SLP is a protocol that was created in 1997 through RFC 2165 to provide a dynamic configuration mechanism for applications in local area networks. SLP allows systems on a network to find each other and communicate with each other. It does this by using a directory of available services, which can include things like printers, file servers, and other network resources. SLP works by having a system register itself with a directory agent, which then makes that system's services available to other systems on the network. Daemons providing SLP are bound to the default port 427, both UDP and TCP.
SLP was not intended to be made available to the public Internet. According to RFC 2165, "Service Location provides a dynamic configuration mechanism for applications in local area networks. It is not a global resolution system for the entire Internet; rather, it is intended to serve enterprise networks with shared services." However, the protocol has been found in a variety of instances connected to the Internet. A recent internet-wide scan revealed more than 54,000 SLP-speaking instances online, belonging to organizations across many sectors and geographies.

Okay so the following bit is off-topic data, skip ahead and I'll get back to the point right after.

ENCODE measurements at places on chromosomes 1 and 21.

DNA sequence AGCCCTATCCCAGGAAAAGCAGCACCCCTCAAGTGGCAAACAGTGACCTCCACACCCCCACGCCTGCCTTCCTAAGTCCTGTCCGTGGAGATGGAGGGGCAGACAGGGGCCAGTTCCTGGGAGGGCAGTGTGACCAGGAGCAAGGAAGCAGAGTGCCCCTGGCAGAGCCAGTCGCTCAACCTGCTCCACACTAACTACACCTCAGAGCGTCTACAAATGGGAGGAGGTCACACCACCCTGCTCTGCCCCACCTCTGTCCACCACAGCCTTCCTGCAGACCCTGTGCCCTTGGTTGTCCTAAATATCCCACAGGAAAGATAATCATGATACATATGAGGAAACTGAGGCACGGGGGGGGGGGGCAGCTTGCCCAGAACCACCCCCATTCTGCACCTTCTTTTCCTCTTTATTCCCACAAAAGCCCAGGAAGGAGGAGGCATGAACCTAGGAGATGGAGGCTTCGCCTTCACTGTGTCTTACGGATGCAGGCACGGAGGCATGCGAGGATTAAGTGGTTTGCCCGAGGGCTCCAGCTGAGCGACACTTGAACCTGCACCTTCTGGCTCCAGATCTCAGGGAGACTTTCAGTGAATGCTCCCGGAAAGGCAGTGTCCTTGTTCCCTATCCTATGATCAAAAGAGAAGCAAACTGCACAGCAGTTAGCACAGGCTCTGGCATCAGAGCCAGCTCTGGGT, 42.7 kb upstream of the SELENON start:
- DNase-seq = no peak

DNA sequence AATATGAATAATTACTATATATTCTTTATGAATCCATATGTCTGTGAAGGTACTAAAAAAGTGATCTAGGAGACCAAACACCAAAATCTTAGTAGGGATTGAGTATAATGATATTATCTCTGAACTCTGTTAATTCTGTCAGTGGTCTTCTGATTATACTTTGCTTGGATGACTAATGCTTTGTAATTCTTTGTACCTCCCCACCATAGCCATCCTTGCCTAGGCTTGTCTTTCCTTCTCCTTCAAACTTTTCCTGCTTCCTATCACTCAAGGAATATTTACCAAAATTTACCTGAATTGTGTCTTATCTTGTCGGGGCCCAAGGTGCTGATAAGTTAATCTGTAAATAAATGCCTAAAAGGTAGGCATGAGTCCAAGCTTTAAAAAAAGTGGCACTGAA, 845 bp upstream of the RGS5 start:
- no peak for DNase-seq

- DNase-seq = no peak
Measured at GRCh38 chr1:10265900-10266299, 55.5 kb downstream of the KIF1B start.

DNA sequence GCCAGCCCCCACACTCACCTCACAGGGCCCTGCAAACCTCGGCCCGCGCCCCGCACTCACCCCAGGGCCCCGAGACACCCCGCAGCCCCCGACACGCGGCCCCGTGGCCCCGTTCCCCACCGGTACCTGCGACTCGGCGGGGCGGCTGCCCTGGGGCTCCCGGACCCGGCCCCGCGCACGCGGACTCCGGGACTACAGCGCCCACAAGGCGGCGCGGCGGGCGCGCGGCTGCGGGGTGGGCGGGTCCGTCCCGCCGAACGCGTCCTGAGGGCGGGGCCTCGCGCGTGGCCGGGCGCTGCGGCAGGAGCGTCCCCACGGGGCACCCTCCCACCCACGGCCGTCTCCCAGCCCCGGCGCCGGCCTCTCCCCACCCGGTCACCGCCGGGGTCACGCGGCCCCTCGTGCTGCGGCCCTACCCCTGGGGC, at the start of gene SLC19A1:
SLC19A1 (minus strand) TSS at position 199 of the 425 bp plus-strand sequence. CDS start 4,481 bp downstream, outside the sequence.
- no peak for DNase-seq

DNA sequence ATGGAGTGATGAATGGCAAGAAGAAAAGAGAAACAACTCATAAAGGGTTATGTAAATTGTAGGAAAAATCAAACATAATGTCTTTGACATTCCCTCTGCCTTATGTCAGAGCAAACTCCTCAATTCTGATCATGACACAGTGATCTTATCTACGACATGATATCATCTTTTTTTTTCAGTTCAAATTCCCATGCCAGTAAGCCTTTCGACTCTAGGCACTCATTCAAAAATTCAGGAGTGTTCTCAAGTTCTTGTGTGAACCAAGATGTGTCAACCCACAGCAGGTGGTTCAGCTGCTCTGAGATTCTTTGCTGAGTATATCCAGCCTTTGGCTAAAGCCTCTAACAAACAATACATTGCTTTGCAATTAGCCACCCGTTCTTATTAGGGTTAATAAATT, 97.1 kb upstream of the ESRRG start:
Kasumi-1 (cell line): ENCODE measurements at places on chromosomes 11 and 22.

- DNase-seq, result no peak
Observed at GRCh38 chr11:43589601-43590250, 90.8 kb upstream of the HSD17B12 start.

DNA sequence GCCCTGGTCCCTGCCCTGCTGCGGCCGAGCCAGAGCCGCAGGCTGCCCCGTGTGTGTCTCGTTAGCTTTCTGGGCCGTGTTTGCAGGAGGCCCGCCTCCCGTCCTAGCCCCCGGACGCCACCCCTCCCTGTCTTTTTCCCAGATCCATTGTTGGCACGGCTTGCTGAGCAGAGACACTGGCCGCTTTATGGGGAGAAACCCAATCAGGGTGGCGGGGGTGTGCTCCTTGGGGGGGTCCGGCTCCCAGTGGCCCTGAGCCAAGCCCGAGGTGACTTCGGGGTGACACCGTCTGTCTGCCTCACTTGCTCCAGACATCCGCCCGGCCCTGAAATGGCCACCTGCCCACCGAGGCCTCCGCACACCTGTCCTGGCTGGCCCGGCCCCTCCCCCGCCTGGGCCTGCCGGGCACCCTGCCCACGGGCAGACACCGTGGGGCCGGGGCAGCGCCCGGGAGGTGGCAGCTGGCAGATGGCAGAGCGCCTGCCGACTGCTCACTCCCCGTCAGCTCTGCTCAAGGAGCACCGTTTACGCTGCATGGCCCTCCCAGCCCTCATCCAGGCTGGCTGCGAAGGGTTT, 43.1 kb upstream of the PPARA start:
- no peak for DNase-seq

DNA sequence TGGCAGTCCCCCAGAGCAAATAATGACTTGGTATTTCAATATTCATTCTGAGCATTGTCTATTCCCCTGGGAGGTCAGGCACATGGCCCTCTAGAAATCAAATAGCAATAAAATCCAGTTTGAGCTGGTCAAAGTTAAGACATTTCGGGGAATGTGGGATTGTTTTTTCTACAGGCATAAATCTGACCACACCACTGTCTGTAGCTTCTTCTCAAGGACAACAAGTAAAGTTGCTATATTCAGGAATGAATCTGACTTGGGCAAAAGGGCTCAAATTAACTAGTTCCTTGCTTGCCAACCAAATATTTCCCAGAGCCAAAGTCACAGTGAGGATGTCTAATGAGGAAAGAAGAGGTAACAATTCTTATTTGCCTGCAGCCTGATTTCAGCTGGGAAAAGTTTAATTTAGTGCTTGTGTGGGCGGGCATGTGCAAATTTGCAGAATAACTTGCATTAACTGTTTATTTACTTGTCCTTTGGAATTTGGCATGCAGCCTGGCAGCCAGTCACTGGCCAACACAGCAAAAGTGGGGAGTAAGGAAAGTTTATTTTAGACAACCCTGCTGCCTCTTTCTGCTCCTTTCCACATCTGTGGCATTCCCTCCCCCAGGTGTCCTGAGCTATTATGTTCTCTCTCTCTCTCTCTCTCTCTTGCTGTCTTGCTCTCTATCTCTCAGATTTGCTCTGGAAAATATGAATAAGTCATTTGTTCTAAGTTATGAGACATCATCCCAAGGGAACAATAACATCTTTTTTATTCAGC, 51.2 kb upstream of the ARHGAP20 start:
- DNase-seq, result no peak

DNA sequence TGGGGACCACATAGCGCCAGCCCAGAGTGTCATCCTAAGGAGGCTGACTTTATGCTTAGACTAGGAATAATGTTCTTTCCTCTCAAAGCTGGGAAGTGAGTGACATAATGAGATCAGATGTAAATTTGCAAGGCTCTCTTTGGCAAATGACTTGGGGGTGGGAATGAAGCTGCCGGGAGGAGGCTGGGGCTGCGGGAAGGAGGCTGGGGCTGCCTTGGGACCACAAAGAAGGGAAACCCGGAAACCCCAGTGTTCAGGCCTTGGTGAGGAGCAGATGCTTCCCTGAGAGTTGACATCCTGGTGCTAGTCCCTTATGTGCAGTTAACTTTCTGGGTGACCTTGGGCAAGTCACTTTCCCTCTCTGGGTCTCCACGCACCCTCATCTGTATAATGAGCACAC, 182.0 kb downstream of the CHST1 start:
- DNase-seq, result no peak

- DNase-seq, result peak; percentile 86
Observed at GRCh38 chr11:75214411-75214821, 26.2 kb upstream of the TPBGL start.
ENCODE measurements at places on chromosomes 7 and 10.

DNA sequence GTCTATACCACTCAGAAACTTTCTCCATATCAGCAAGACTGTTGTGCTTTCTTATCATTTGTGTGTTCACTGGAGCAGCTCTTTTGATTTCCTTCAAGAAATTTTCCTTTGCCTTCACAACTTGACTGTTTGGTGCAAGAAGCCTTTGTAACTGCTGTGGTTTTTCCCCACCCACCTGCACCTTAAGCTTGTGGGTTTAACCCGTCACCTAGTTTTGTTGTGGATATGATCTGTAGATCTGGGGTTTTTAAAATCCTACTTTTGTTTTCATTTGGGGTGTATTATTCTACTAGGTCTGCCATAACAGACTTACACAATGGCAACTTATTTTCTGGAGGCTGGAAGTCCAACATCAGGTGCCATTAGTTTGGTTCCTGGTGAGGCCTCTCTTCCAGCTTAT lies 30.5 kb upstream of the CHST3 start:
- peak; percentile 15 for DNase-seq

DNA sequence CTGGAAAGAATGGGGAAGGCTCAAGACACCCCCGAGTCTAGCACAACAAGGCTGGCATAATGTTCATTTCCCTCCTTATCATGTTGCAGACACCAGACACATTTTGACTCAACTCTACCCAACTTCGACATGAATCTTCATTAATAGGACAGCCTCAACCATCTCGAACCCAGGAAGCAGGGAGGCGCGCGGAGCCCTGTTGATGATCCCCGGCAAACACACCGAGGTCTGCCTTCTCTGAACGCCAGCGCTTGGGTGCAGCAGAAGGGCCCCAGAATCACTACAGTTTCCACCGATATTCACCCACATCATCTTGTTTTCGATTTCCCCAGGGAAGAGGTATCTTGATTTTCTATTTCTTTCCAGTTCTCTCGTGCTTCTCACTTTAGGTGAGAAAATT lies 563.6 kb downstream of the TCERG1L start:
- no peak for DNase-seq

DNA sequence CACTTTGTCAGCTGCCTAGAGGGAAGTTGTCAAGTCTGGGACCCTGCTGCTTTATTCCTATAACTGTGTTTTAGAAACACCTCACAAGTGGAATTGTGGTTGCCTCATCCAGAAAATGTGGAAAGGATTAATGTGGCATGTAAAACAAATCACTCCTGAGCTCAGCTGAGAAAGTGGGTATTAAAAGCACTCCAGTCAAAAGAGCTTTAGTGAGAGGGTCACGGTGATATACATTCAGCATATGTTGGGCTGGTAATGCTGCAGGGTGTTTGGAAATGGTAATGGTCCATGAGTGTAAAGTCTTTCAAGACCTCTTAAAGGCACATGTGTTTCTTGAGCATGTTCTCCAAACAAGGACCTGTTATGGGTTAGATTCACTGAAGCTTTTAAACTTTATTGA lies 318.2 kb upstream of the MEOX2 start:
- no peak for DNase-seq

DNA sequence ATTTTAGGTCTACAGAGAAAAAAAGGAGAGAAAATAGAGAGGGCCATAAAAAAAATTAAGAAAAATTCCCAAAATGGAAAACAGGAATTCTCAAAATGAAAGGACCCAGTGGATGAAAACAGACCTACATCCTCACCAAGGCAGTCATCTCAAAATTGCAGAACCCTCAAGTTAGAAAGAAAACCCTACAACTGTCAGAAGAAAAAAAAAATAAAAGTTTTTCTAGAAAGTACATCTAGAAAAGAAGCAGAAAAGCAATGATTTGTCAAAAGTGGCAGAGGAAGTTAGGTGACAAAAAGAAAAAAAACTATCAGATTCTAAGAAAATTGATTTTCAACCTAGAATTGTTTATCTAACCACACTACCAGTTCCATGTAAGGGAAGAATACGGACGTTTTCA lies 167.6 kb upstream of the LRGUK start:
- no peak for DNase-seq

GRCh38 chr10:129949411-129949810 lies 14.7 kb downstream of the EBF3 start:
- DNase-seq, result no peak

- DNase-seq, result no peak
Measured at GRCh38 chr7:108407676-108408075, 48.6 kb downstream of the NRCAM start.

Researchers have identified security vulnerabilities affecting implementations of SLP for many years. VMware has issued multiple advisories warning users about vulnerabilities affecting SLP in their ESXi products and disabled SLP by default in ESXi software releases since 2021. In recent months, ransomware gangs have leveraged an issue in SLP implementations in campaigns targeting vulnerable organizations. In February 2023, VMware warned customers to install the latest security updates and disable OpenSLP service because it was being targeted in a large-scale campaign of ransomware attacks against internet-exposed and vulnerable ESXi servers.